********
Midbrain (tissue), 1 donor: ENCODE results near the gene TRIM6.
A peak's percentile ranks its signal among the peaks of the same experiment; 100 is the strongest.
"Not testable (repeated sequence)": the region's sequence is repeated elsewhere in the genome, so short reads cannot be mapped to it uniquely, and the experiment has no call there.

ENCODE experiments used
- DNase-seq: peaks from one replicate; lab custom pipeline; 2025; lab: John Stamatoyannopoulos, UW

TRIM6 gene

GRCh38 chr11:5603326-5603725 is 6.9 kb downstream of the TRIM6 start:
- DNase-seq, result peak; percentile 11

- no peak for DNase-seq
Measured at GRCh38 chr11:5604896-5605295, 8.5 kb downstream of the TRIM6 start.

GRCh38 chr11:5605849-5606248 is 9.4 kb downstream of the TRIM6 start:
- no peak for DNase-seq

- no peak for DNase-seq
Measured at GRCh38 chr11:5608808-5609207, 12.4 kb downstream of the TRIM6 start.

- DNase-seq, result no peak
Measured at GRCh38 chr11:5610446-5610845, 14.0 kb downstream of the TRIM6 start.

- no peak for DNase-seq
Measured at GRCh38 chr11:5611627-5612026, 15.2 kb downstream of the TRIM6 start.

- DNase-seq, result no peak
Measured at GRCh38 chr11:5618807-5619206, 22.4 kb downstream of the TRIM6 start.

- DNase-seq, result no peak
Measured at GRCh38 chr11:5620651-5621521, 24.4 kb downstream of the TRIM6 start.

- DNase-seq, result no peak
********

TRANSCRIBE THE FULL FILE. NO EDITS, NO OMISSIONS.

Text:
Midbrain (tissue), 1 donor: ENCODE results near the gene TRIM6.
A peak's percentile ranks its signal among the peaks of the same experiment; 100 is the strongest.
"Not testable (repeated sequence)": the region's sequence is repeated elsewhere in the genome, so short reads cannot be mapped to it uniquely, and the experiment has no call there.

ENCODE experiments used
- DNase-seq: peaks from one replicate; lab custom pipeline; 2025; lab: John Stamatoyannopoulos, UW

TRIM6 gene

GRCh38 chr11:5603326-5603725 is 6.9 kb downstream of the TRIM6 start:
- DNase-seq, result peak; percentile 11

- no peak for DNase-seq
Measured at GRCh38 chr11:5604896-5605295, 8.5 kb downstream of the TRIM6 start.

GRCh38 chr11:5605849-5606248 is 9.4 kb downstream of the TRIM6 start:
- no peak for DNase-seq

- no peak for DNase-seq
Measured at GRCh38 chr11:5608808-5609207, 12.4 kb downstream of the TRIM6 start.

- DNase-seq, result no peak
Measured at GRCh38 chr11:5610446-5610845, 14.0 kb downstream of the TRIM6 start.

- no peak for DNase-seq
Measured at GRCh38 chr11:5611627-5612026, 15.2 kb downstream of the TRIM6 start.

- DNase-seq, result no peak
Measured at GRCh38 chr11:5618807-5619206, 22.4 kb downstream of the TRIM6 start.

- DNase-seq, result no peak
Measured at GRCh38 chr11:5620651-5621521, 24.4 kb downstream of the TRIM6 start.

- DNase-seq, result no peak